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Number 88 in this series. Link to all items here.
Bird Symbolism & Amalfi
Even a cultural oaf such as myself is overwhelmed by the Amalfi cathedral: The beautiful façade portraying Christ between the symbols of the Evangelists, which, fittingly, gleams so brightly in the noonday sun that you have to avert your eyes; the thousand-year-old bronze doors from Constantinople; the Arab–inspired multihued majolica tiles of the dome; an altar designed by the great Domenico Fontana; the crypt containing the remains of St. Andrew (to whom the cathedral is dedicated)—all of it is stunning. (Also see this separate entry on Amalfi.)
In a state, then, of clear and
present overstun, I was left to wonder about two
mundane items that caught my attention. One was this
reference to the above-mentioned remains:
The bones of St. Andrew, enclosed in three beautifully decorated cases, emanate an extraordinary substance: Manna.
I don't know quite what to make of that. Manna is one of the many things I know very little about, but I had always thought it referred to the substance mentioned in the 16th chapter of Exodus, the food miraculously supplied to the Children of Israel during their 40 years of wandering in the wilderness:
…and it was like coriander seed, white; and the taste of it was like wafers made with honey...
My OED now tells me,
however, that "manna" is also
A sweet pale yellow or whitish concrete juice obtained from incisions in the bark of the Manna-ash, Fraxinus Ornus, chiefly in Calabria and Sicily; used in medicine as a gentle laxative. Also, a similar exudation obtained from other plants.
I am not sure what all that means. I am irreverently—but briefly—reminded of Mark Twain's comment that Christ had 12 disciples and that 13 of them are buried in Germany. I suppose it is equally irreverent to suppose that the bones of a dead person—even a saint—might provide food for those so inclined. I shall have to let that go for a while.
The item that really
caught my attention was the statue of a bird (photo,
above), standing upright, wings outspread, high
enough (about five feet) to partially occlude the
lectern it was placed in front of. The tour-guide
who had known every little thing about every handle
and hinge on the bronze doors of the cathedral tried
to drag us right by the bird with no comment. I
asked. She didn't know. Fine, it happens. No hard
feelings, but I had to know. It was clearly out of
place, gray and drab—but totally surrounded by
splendor. The first problem was to figure out what
kind of bird it was. The wings were no help. They
looked angelic and out-of-place on any avian species
I was familiar with—except for that race of Hawk Men
in the old Flash Gordon serials from the
The eagle, symbol of
What birds are symbolic in the Christian faith? That might help. The list is impressive: the dove, eagle, pelican, stork, crane, swan, and even the vulture (sometimes allegorized as the purifier of the world and the vanquisher of the infernal serpent). More obvious is the mythological phoenix seen as a symbol of Christ and His resurrection. In general, the flight of the bird represents the soul as opposed to the earthbound body, and in art there are many depictions of the infant Jesus holding a bird in his hand, suggesting the idea of the soul incarnated in the body. There are abundant passages in scripture that mention birds:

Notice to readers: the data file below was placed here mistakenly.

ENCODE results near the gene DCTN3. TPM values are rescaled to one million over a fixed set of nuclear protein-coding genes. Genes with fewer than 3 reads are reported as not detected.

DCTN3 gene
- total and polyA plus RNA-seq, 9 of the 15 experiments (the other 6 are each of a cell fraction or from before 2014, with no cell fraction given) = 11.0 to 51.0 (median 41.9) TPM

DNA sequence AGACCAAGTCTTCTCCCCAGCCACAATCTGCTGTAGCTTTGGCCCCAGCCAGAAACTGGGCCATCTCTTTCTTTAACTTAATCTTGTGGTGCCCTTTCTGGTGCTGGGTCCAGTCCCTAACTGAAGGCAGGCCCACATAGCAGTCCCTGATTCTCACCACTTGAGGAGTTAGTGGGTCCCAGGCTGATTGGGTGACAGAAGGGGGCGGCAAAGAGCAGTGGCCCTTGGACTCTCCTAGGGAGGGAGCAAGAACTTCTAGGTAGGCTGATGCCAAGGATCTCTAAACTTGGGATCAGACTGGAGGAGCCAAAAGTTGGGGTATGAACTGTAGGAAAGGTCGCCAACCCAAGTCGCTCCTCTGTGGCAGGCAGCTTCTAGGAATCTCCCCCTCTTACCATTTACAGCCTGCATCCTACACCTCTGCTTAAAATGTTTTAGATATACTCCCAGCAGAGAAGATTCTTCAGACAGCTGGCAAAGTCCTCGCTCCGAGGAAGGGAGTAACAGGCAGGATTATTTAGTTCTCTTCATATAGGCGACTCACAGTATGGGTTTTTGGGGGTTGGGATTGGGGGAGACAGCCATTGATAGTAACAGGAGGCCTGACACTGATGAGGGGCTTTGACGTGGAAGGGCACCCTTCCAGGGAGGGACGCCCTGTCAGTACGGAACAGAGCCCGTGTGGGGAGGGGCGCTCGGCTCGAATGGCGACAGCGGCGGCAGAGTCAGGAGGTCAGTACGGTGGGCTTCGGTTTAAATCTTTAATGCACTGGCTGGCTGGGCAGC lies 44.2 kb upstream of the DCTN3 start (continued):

And so on. It is a very long and complicated list to thresh out for allegorists. The statue in the Amalfi cathedral really didn't look like a dove, which had been my first intuition. An eagle? Maybe. My wife was of the opinion that it looked like some kind of a "stretched chicken".
"Hah. There are no chickens in
Christian symbolism," I said profoundly.
A cock is Mr. Chicken.
Wifely hermeneutics can be enlightening at times.
Assuming this not to be one of those times, I put
Mr. Chicken on the back-burner with the Hawk Men.
I called the Amalfi archdiocese and spoke to a knowledgeable young man. Indeed, the statue is of an eagle and represents St. John the Evangelist. Every evangelist is represented by an animal. The eagle represents St. John because in his Gospel, St. John sees with the unflinching eye of an eagle the highest truths in the divinity of Christ, the Redeemer. The statue seemed—was—out of place because it had, in fact, been moved to be in front of a lectern in the main part of the church in keeping with this spirit of the Evangelist, the preacher. Originally, the statue had been in the baptistery. The eagle, it seems, is a symbol of baptism, as well. It was a belief among the ancients that the eagle could renew its youth by plunging three times into pure water. Indeed, Terence Hanbury White's translation of a 12th-century bestiary tells us:
...when the eagle grows old and his wings become heavy and his eyes become darkened with a mist, then he goes in search of a fountain...and he dips himself three times in it and he is renewed with a great vigour of plumage and slendour of vision...Do the same thing, O Man, you who are clothed in the old garment and have the eyes of your heart growing foggy. Seek for the spiritual fountain of the Lord...And in the 103rd Psalm, David says:
...who satisfieth thy mouth with good things
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